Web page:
COVID-19 may have arrived in the United States as early as December 2019, before the disease was even diagnosed in China, a new study suggests.
The researchers on the study, from the Centers for Disease Control and Prevention (CDC), analyzed more than 7,000 blood donations collected by the American Red Cross in nine states between December 13, 2019 and January 17, 2020.
Of these, 106 samples tested positive for antibodies to SARS-CoV-2, the virus that causes COVID-19.
The findings suggest that “SARS-CoV-2 infections may have been present in the US in December 2019, earlier than previously recognized,” the authors wrote in their paper, published Monday (Nov. 30) in the journal. Clinical Infectious Diseases.
Officials in China first reported a cluster of mysterious cases of pneumonia in Wuhan on December 31, 2019, which turned out to be caused by COVID-19.
In the United States, the first confirmed case of COVID-19 was reported on January 20, 2020 in a Washington state resident who recently traveled to China.
But there is some evidence that the virus was circulating rather than recognized. A case of COVID-19 in China was reportedly traced back to Nov. 17, 2019, Live Science previously reported.
In France, retrospective testing of samples from hospitalized patients revealed a patient infected in late December 2019. And researchers have found SARS-CoV-2 antibodies in blood samples collected in Italy in September, Live Science previously reported.
In the new study, of the 106 samples that tested positive for SARS-CoV-2 antibodies, 39 were collected in California, Oregon and Washington between December 13 and 16, 2019; and 67 were collected in Connecticut, Iowa, Massachusetts, Michigan, Rhode Island and Wisconsin between December 30, 2019 and January 17, 2020.
Positive antibody tests suggest previous infection with COVID-19, but they cannot prove that a person was infected. There is a chance that antibodies to other coronaviruses may “cross react” to give a positive result.
But when the researchers ran additional tests to account for such cross-reactivity, they found that 84 of 90 samples tested had antibodies specific for SARS-CoV-2.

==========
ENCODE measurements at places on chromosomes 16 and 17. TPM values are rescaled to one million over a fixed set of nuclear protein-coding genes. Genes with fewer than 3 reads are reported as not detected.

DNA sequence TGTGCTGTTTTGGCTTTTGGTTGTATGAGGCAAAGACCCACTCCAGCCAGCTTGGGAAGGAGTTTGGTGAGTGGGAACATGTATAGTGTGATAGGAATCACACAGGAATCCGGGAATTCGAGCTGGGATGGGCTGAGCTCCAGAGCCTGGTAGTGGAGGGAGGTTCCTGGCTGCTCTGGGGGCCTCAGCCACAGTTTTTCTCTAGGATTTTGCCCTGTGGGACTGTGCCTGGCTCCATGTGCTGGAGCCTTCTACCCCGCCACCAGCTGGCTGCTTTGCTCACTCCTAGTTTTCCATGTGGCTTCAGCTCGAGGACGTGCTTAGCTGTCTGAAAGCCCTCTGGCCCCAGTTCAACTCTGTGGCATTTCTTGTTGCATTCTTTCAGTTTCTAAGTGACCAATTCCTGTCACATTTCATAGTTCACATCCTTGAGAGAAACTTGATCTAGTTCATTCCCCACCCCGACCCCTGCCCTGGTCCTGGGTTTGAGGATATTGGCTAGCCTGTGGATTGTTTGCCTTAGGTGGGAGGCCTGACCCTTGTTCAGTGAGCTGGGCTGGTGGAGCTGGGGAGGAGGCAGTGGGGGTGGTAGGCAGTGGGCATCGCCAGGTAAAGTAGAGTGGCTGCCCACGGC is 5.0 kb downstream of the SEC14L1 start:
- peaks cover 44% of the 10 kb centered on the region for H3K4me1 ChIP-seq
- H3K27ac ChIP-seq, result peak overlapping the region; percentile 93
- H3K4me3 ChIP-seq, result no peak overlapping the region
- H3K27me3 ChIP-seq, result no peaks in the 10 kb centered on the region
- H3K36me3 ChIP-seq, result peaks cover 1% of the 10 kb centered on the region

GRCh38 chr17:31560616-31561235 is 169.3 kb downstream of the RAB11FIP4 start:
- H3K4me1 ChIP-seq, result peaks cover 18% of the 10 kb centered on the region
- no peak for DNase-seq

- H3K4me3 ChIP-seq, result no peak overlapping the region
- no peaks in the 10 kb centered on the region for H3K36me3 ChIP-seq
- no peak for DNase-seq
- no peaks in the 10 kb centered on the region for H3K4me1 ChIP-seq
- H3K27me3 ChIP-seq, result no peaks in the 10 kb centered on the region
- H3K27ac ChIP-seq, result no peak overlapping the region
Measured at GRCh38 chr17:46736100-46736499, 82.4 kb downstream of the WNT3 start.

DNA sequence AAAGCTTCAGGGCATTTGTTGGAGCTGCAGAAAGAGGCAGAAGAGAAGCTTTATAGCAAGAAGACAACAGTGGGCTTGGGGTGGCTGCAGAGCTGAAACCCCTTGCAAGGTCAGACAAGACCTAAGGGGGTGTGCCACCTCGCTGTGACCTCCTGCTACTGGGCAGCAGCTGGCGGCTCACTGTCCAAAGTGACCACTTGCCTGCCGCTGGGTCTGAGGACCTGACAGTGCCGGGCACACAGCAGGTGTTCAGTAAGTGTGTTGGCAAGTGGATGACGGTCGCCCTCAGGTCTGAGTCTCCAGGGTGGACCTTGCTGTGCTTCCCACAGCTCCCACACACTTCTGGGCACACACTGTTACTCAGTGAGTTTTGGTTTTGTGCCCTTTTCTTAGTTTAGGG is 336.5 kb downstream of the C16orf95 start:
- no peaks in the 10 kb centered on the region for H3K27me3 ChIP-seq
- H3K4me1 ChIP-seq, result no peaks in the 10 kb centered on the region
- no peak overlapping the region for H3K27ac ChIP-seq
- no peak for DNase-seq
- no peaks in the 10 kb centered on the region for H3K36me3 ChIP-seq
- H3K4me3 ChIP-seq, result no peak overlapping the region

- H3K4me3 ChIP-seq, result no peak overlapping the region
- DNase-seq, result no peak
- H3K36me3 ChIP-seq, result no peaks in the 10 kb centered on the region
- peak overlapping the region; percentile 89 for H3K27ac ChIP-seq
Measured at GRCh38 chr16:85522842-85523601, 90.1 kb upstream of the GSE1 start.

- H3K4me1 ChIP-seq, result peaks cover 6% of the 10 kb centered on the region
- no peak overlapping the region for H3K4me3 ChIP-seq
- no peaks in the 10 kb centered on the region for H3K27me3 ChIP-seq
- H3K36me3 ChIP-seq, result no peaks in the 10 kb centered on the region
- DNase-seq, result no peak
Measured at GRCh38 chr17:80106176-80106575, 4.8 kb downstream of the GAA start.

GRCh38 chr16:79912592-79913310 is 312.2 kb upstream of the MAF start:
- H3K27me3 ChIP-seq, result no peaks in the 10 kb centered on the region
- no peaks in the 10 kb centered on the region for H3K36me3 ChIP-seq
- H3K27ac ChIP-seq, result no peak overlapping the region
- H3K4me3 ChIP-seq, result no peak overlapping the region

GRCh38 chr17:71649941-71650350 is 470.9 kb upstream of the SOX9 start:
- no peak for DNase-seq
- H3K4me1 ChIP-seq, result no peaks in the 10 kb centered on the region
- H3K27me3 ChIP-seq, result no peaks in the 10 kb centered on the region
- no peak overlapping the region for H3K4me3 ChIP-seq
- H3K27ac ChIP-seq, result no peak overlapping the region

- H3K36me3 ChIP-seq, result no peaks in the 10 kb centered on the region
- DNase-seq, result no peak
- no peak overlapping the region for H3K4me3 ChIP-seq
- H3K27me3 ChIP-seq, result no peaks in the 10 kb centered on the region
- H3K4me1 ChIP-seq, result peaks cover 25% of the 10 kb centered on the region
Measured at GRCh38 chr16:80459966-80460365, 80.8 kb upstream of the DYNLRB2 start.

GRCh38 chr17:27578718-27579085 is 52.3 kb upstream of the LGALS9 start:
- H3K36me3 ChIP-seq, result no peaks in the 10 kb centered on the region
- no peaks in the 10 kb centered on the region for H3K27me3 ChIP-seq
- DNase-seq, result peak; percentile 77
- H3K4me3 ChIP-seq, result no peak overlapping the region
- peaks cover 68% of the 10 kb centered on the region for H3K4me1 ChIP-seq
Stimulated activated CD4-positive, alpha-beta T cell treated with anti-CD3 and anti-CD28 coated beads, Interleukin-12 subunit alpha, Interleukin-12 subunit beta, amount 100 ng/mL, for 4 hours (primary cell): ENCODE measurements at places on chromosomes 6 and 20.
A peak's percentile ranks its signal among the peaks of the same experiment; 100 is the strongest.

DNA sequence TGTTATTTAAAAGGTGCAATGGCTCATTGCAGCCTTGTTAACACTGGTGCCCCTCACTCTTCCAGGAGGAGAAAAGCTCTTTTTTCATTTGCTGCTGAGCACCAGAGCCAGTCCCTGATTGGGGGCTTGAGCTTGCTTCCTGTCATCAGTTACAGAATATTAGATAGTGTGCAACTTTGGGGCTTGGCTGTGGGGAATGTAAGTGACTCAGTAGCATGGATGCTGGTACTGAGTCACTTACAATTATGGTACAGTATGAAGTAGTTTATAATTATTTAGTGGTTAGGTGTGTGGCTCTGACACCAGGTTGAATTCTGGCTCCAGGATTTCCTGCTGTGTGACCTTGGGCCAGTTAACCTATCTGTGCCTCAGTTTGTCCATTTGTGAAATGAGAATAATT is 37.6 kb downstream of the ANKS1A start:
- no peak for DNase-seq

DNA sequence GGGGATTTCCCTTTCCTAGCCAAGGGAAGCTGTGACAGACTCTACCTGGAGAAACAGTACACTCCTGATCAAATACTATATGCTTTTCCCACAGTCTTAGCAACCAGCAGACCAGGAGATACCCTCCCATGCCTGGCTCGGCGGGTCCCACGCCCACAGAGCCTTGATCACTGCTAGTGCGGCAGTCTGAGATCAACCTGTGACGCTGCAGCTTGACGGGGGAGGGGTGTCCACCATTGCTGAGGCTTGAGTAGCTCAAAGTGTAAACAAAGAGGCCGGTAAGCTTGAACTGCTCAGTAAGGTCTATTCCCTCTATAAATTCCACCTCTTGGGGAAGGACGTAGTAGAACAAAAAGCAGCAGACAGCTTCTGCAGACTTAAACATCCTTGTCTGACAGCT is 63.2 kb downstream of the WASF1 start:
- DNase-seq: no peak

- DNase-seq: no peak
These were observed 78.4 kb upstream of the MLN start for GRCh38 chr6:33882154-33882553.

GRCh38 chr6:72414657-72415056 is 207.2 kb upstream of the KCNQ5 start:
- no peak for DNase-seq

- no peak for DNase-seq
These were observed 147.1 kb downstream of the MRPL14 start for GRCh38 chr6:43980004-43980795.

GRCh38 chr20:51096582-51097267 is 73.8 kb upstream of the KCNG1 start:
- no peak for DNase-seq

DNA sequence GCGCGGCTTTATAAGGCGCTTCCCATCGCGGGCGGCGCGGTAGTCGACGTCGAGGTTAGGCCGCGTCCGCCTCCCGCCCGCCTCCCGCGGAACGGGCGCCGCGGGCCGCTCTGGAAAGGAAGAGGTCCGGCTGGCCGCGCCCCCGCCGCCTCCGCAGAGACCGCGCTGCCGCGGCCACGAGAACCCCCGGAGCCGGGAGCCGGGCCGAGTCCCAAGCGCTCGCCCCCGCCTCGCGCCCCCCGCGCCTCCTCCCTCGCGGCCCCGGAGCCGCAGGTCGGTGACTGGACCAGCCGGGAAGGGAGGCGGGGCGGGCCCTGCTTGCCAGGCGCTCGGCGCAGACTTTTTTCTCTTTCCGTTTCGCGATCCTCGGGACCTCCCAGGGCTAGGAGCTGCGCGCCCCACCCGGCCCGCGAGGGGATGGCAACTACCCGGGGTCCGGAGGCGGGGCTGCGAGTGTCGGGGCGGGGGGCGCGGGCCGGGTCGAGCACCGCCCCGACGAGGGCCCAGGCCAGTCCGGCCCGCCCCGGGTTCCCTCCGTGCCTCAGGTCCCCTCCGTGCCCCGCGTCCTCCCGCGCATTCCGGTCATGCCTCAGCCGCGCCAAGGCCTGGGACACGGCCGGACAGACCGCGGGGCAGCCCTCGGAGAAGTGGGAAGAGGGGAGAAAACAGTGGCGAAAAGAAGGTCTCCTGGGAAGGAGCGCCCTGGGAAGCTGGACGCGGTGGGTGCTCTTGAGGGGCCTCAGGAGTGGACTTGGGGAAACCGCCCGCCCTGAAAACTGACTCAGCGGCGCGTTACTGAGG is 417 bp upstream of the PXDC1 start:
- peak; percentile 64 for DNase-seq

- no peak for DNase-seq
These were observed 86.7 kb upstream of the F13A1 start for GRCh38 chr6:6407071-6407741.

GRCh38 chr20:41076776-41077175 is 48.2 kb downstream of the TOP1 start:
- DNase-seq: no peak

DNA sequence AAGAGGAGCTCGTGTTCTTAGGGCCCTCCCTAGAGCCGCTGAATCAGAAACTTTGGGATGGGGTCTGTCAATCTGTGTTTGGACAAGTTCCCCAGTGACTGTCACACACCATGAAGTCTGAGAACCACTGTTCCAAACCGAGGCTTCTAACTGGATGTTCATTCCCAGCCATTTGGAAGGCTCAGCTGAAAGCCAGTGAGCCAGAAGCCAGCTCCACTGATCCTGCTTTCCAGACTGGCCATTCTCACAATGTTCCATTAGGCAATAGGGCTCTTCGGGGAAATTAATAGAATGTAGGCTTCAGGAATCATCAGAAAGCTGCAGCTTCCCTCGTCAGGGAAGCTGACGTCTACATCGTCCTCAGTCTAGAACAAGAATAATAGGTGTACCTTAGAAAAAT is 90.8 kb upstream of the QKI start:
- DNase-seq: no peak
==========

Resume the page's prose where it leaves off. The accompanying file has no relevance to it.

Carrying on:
The authors also used a very accurate test for SARS-CoV-2 antibodies. But even very accurate tests will still produce a small number of false positive results.
However, the number of positive results in the new study was higher than would be expected from false positives alone, the researchers wrote.
All in all, these findings “make it highly unlikely that all reactive specimens [positive results] represent false positives, ”the authors concluded.
In other words, at least some of these positives from December 2019 and early January 2020 were likely due to previous COVID-19 infections.
Although the authors tried to measure antibodies specific for SARS-CoV-2, “cross-reactivity with other coronaviruses” cannot be ruled out, said Dr. George Rutherford, professor of epidemiology and biostatistics at the University of California. , San Francisco, told Live Science.
And even if these were true COVID-19 infections, the study can’t determine where the participants contracted the infection – it’s possible that some of the blood donors in the study had recently traveled to China and were infected there, Rutherford noted. (The current study had no information about whether or where the donors had traveled.)
In addition, due to the limitations of the study, the findings cannot reveal how much the virus was circulating at the time.
To confirm the findings, human tissue, saliva, or blood samples from the time should be tested for traces of genetic material from the SARS-CoV-2 virus, the authors said.
Rutherford added that donors may be contacted in future studies, who can provide information about whether they had traveled or had symptoms similar to COVID-19.
This article was originally published by Live Science. Read the original article here.